Things took a turn in the late '80s with Jarman's HIV positivity, a diagnosis he bravely acknowledged, only to be accused by British tabloids of "mass murder." Feeling crucified, Jarman filmed his own bloody Passion (1990's The Garden); galvanized by the punk-with-a-purpose gay activism in the face of AIDS, Jarman shot a richly queer spin on Christopher Marlowe's Edward II. In Derek, Jarman's life and work emerge through an inspired weaving of film clips, interviews, home movies, and the intimate words of Swinton, who lays it on a bit thick: Written as a open letter to her departed friend and mentor, Swinton's narration is oddly solipsistic and slightly off-putting, but also provides a vivid description of what makes a Jarman film a Jarman film—"the whiff of the school play" that ran through all his works.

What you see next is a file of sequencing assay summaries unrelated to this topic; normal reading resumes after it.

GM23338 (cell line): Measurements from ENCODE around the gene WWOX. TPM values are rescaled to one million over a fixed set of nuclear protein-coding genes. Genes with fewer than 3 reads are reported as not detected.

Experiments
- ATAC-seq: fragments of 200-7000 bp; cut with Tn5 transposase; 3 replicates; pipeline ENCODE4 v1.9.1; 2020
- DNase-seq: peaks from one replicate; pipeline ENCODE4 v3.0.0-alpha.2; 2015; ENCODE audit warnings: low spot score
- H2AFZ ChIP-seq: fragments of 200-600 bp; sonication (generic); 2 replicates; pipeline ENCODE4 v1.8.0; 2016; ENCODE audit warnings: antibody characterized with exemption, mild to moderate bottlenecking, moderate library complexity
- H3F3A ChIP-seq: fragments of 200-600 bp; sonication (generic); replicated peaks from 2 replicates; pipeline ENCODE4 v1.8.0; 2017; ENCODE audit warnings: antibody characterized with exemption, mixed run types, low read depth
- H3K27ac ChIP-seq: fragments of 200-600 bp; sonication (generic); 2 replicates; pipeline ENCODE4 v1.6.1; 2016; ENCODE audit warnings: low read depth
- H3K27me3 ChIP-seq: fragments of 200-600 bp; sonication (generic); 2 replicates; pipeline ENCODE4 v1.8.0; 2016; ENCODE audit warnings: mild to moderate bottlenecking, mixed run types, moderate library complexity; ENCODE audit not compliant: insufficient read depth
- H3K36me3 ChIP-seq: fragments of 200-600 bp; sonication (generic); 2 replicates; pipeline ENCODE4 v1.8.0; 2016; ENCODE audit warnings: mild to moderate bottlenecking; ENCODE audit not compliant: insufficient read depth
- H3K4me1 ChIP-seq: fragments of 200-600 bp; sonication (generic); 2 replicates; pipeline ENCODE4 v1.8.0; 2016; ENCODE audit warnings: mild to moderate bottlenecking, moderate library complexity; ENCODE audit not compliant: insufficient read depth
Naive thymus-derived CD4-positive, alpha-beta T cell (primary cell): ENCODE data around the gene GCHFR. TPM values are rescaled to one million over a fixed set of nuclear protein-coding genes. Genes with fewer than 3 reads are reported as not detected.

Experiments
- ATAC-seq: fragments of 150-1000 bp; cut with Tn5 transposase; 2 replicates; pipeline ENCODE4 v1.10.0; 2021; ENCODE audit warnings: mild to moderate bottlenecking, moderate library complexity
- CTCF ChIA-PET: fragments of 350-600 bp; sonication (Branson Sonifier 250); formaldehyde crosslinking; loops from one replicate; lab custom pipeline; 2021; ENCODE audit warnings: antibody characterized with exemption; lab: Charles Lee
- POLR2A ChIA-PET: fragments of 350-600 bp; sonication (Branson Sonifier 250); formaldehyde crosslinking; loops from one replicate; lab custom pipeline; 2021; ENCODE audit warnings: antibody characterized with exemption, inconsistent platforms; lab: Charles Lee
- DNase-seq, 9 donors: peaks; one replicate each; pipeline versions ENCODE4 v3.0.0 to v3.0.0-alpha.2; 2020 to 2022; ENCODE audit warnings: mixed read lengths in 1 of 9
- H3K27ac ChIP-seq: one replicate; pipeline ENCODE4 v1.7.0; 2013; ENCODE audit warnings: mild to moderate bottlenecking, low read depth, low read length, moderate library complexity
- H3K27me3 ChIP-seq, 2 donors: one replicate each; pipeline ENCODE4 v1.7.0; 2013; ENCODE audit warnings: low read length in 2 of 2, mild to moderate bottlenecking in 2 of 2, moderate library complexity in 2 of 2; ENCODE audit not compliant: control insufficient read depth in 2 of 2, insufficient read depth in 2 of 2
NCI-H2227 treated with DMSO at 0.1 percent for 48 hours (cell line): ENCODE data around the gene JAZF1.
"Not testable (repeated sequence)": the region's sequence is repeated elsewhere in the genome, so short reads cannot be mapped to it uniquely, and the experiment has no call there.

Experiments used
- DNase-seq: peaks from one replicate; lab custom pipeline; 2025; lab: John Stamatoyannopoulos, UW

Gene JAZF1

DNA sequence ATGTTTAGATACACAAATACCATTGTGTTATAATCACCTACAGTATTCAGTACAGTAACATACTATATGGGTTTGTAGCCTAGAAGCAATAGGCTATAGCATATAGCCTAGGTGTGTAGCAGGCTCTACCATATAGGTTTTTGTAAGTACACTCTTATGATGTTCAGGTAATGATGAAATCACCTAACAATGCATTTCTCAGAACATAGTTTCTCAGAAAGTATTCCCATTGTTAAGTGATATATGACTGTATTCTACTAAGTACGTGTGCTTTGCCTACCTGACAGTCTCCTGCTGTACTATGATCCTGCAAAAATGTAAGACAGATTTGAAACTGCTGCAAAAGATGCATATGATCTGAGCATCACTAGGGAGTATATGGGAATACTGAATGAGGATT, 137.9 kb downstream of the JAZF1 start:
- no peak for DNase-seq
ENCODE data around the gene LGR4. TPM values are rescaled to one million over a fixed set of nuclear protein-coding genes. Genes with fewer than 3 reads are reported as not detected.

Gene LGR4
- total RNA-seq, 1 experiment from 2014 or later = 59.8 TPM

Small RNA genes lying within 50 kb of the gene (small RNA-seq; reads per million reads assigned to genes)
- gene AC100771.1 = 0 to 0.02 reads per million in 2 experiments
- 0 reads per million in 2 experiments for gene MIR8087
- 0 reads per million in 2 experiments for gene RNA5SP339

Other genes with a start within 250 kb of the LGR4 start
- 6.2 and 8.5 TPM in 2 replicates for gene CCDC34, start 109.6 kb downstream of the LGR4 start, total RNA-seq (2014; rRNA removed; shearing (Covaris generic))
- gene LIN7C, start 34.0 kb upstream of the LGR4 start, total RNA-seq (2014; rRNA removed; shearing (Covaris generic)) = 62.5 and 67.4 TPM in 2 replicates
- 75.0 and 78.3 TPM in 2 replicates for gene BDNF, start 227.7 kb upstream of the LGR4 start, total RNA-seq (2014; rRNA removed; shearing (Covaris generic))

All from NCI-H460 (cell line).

Another one-of-a-kind (yes it's a cliché, but when it's true it's true) gay artist is at the center of Wild Combination: A Portrait of Arthur Russell, chronicling the fascinating trajectory of the idiosyncratic composer, cellist, and dance-music producer of the late '70s/early '80s. An avant-garde cellist obsessed with pop, Russell dreamed of making music that was both deeply experimental and massively popular—"Buddhist bubblegum," he called it—but the closest he came to success was "Go Bang!," an African-influenced dance track released under the name Dinosaur L that became a disco hit. Sadly, Russell's oddball artistic gifts came with a side order of crazy (what could have been a breakthrough collaboration with Robert "Einstein on the Beach" Wilson was foiled by Russell's erraticness) and his bittersweet life story adds up to a more compelling work of art than any of his individual creations—thanks in great part to director Matt Wolf, who wraps Russell's fractured-oddball story in an intoxicating swirl of words and music and artsy visuals.